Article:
To pretend an appreciation for this contrived drama will be more difficult than completing a dissertation in astro-physics.
Still, my grudging admiration for the marketing savvy behind this pseudo-documentary, which rises to the level of an extended shampoo commercial.
But after images of corporate glitz and glamour and international public speaking tours all fade, this is really what we get —
the persecuted heroine — the media Joan of Arc of the digital age —
never spent a day in a prison cell,
never endured a second in a torture chamber,
was never banned from leaving the country,
was never banned from speaking against the government
— in her monumental struggle for free speech in this blighted country.
The movie shows her getting into her luxury SUV with media in hot pursuit. Right, that was life-threatening.
The scenes vividly capture her difficulties figuring out the best wardrobe for an event. Of course, that was torture. The real climax of the movie.
And yes, she suffered the inconvenience of posting bail for tax evasion, which qualifies her for martyrdom.
You count all these and they sum up to what she calls “a thousand cuts.”
Now we know why she proclaims reporting in the Philippines is like being in a “war zone.”
Contrast her painful sacrifices to the petty inconveniences of the following lesser media mortals:
Abraham “Ditto” Sarmiento Jr.
Editor-in-chief of the Philippine Collegian, published articles and editorials critical of the Marcos regime. Wrote the famous line: “Kung hindi tayo kikilos, sino ang kikilos? Kung di tayo kikibo, sino ang kikibo? Kung hindi ngayon, kailan pa?” Arrested in 1976 and jailed for more than 6 months in a Camp Crame cell where the doors and windows were reportedly completely sealed.
While he was eventually released, his asthma had reportedly become worse during the detention. He died more than a year after his release. He was 27.
Jose “Joe” Burgos Jr.
Founder of the newspapers WE Forum, Malaya, and Tinig ng Masa—the alternative press during the Marcos Martial Law.
In December 1982, after publishing articles on the fake war medals of Marcos, his newspaper WE Forum was raided and closed, while he was arrested by the dreaded Metrocom. He spent two weeks in jail.
The Senate tribute to him reads:
”When the late President Ferdinand Marcos declared martial law, Soliven was arrested at two o’clock in the morning of September 23,1972. He was jailed, then released on probation after three months, and was banned from leaving the capital for three years, and from leaving the country and from writing for seven years.”
Ditto, Joe and Max are yet to be honored with a foreign-funded indie film.
Of course, compared to Ressa who deserves an encyclopedic account of her heroics, Ditto, Joe and Max are mere footnotes in the annals of the Philippine free press. Apparently, they did not do enough to merit one square inch of a Time Magazine cover.
That Maria Ressa for all her “sacrifices” has been crowned martyr and heroine deserving of a Sundance movie and a Time Magazine canonization — can only be the work of creative marketing genius and persuasive foreign financing.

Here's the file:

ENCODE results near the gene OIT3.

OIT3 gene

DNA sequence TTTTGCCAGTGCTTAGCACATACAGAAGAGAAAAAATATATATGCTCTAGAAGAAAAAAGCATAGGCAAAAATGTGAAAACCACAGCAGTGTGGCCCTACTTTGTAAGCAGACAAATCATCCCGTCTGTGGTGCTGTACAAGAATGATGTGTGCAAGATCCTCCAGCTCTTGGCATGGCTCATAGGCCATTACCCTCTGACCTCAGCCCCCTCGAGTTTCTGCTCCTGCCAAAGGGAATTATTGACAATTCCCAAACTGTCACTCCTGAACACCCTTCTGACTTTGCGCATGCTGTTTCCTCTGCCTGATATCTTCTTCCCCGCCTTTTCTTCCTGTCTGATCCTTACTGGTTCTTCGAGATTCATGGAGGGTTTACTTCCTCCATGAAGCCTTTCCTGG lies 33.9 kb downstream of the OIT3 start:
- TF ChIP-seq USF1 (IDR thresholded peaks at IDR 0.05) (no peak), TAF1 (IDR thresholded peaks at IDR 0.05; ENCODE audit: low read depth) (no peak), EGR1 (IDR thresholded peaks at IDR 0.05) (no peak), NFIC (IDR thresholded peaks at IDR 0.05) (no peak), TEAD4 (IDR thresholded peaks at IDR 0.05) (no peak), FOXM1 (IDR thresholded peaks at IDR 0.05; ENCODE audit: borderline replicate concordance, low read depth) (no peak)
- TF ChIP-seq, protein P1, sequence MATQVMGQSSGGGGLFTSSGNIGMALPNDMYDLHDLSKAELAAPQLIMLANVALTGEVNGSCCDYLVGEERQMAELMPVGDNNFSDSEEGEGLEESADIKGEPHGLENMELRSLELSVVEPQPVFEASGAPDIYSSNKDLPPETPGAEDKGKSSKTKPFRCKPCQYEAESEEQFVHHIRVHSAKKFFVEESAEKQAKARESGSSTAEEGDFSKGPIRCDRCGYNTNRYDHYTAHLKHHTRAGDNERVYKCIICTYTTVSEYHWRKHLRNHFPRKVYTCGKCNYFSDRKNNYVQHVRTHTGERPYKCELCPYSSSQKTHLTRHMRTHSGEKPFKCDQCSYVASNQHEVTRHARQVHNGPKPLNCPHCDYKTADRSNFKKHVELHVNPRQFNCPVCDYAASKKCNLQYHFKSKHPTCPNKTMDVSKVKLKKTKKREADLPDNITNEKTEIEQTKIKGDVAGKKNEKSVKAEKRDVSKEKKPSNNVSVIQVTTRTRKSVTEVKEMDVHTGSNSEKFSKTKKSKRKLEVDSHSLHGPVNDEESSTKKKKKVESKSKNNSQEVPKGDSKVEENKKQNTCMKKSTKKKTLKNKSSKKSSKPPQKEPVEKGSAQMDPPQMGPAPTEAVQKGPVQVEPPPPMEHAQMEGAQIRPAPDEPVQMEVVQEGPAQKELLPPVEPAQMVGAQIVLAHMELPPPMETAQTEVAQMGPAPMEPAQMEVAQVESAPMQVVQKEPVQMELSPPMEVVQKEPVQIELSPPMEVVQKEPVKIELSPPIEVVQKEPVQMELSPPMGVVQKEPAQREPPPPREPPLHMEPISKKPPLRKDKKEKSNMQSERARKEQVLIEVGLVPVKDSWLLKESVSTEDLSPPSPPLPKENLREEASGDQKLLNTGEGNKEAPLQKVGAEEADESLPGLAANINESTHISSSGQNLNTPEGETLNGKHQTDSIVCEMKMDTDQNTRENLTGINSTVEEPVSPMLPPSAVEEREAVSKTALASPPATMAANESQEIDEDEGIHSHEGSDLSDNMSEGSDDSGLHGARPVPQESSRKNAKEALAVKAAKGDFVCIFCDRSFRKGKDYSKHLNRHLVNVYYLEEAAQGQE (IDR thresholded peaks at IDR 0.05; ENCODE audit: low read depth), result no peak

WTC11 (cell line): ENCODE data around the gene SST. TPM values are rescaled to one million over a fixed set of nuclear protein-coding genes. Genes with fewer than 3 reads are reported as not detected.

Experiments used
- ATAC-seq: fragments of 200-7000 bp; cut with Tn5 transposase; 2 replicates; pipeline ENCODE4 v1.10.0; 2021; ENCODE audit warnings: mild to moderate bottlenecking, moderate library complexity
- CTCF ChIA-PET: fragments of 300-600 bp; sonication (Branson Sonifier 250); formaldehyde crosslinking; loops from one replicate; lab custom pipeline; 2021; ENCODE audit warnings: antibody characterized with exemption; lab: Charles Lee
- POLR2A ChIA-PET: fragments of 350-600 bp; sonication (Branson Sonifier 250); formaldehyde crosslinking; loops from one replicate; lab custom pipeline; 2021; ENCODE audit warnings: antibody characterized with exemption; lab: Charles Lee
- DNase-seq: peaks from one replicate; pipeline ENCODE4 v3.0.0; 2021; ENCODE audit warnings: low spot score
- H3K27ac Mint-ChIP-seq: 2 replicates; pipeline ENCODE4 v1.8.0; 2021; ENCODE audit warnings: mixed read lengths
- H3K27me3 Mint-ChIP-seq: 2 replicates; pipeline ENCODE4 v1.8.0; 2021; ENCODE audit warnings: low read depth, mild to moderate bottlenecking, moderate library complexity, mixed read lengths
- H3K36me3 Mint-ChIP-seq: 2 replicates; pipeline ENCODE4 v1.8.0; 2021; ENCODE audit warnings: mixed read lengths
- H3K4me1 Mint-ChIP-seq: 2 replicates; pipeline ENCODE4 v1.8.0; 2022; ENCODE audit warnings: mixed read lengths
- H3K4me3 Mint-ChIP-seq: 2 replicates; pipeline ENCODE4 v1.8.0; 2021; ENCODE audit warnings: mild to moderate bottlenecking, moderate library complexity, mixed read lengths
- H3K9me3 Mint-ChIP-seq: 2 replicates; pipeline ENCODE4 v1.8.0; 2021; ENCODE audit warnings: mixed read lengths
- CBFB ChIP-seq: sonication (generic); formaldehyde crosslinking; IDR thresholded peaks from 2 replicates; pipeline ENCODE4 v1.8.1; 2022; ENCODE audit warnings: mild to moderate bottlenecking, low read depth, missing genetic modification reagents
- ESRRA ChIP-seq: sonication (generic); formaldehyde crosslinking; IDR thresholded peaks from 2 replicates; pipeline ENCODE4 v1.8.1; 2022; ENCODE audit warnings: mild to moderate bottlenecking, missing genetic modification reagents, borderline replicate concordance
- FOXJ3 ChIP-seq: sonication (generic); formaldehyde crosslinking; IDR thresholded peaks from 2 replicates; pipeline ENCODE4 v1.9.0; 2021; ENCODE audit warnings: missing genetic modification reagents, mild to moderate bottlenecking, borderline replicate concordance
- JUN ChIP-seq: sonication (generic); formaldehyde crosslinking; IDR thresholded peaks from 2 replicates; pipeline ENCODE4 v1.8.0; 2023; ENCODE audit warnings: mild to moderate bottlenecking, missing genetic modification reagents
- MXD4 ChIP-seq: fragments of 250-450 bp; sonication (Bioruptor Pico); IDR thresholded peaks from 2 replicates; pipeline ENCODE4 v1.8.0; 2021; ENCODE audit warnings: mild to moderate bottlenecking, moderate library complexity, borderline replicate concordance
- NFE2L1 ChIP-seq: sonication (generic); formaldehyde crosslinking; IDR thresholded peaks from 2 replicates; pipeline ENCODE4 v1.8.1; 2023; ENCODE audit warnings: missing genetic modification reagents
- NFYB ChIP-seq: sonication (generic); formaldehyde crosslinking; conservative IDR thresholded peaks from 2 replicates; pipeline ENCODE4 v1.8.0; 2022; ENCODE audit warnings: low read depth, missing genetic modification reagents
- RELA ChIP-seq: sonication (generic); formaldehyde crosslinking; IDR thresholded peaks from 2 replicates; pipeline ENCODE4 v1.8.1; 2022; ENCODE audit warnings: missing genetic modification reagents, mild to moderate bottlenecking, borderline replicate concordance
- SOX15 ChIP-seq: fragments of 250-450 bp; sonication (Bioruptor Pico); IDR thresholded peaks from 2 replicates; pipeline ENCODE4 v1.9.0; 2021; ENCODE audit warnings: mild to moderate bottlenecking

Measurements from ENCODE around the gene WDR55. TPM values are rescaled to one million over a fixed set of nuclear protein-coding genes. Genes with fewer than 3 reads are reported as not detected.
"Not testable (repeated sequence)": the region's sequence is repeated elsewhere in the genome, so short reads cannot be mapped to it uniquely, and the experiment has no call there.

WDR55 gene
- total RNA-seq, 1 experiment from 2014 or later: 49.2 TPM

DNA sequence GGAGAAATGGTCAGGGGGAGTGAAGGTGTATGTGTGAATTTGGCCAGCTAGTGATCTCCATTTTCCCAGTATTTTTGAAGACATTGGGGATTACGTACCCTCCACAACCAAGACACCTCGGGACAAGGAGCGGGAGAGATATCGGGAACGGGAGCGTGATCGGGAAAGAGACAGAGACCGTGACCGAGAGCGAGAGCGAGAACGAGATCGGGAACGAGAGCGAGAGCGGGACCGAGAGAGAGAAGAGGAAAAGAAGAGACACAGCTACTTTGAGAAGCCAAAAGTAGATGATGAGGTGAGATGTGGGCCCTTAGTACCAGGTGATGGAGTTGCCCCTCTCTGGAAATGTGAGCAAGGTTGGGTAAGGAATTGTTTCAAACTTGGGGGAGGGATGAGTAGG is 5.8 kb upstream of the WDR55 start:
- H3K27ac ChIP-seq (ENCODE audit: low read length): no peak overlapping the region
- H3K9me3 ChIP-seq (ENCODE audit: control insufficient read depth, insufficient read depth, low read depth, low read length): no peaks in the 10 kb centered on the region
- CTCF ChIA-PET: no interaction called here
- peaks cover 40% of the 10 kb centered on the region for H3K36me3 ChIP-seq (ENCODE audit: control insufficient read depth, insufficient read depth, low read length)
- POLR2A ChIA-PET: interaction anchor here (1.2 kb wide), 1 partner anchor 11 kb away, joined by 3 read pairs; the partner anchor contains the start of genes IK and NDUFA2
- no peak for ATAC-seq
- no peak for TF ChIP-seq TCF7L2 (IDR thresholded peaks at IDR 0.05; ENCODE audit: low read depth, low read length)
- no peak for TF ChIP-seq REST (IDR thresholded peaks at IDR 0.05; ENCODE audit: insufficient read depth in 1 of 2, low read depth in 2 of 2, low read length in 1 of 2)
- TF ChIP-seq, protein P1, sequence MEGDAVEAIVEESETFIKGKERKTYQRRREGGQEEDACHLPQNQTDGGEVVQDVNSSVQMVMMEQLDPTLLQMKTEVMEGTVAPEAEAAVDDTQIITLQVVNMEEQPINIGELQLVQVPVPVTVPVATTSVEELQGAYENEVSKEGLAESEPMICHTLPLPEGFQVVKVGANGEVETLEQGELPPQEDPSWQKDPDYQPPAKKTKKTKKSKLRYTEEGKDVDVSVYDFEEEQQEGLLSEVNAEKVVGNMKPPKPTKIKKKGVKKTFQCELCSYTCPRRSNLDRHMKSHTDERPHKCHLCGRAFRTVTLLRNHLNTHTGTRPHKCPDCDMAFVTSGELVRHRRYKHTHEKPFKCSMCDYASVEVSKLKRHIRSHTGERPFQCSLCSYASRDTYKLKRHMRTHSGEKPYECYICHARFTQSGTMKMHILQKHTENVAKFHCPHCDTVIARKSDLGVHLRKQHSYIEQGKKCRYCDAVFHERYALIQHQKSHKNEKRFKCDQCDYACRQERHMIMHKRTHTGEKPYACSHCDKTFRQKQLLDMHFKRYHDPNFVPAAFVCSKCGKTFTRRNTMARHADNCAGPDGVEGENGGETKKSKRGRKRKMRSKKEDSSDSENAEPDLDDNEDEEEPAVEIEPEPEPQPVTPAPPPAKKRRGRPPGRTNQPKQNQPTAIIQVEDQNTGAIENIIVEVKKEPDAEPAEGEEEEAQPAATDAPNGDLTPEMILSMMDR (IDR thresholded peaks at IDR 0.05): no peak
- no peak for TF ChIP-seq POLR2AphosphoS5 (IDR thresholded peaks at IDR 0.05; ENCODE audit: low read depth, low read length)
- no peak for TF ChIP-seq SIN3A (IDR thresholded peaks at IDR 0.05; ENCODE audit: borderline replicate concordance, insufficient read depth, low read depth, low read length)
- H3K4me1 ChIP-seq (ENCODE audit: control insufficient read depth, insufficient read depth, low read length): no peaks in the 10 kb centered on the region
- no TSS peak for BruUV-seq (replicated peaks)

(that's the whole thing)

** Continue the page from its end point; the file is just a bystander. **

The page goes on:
The movie is foreign-funded. Rappler itself is foreign funded. Ressa even proudly proclaims this fact.
Accepting foreign funding is not illegal, they retort. Even if the foreign funding comes from the National Endowment for Democracy (NED), which is reputed to be a CIA front.
I cannot imagine Ditto, Joe or Max soiling their reputations by soliciting funding from suspected CIA conduits.
And that is the tragi-comedy that is Rappler.
It is NOT an independent media machine fueled by the people’s rage against government abuse.
It is a foreign funded corporate brand that seeks to market its commodity (“fighting for a free press in the Philippines”) to generate foreign sympathy (commercial demand) and attract financial patronage (commercial purchase). The marketing objective is to make the consumer (foreign funder) feel the consumer satisfaction of having contributed to what appears like a noble cause.
Rappler’s content is narrowly tailored toward that foreign market and styled to support that contrived marketing narrative.
In contrast, the alternative press fighting against Marcos had none of that marketing gloss, but it had genuine popular support. The narration of the Center for Media Ethics and Responsibility reads:
“Despite its small and meager funding, WE Forum [and later, Malaya] survived because of the support it got from a vast, spontaneous network of concerned Filipinos. Teachers and professionals donated office supplies; conscience-stricken bureaucrats supplied Burgos with an endless stream of stories—from simple tip-offs on the latest, hottest administration scandals and the shopping sprees of Imelda Marcos, to documents and technical data on government irregularities.”
That you have to resort to a marketing blitz should speak volumes about the authenticity of your cause. The irony is, among her own fellow Filipinos (assuming even that she is one), Ressa’s stature may not even rise to the level of that Youtube comedy sensation known as Francis Leo Marcos.
The comparison is not forced.
Ressa and FLM both have appealing but deceptive narratives. “Philippine journalists are under attack. I am being persecuted,” says one. “I am crazy rich but I am helping the poor,” says the other.
One is the darling of the foreign elite and out-of-power politicians . The other is the matinee idol of the low-income multitudes longing for a local Robin Hood with a sense of humor.
While both are marketing gimmicks, the difference is in the degree of sophistication.
Which perhaps explains why one is not yet in jail, while the other is already there.
[As posted by Mark Lopez on Facebook for Atty. Alexis Medina]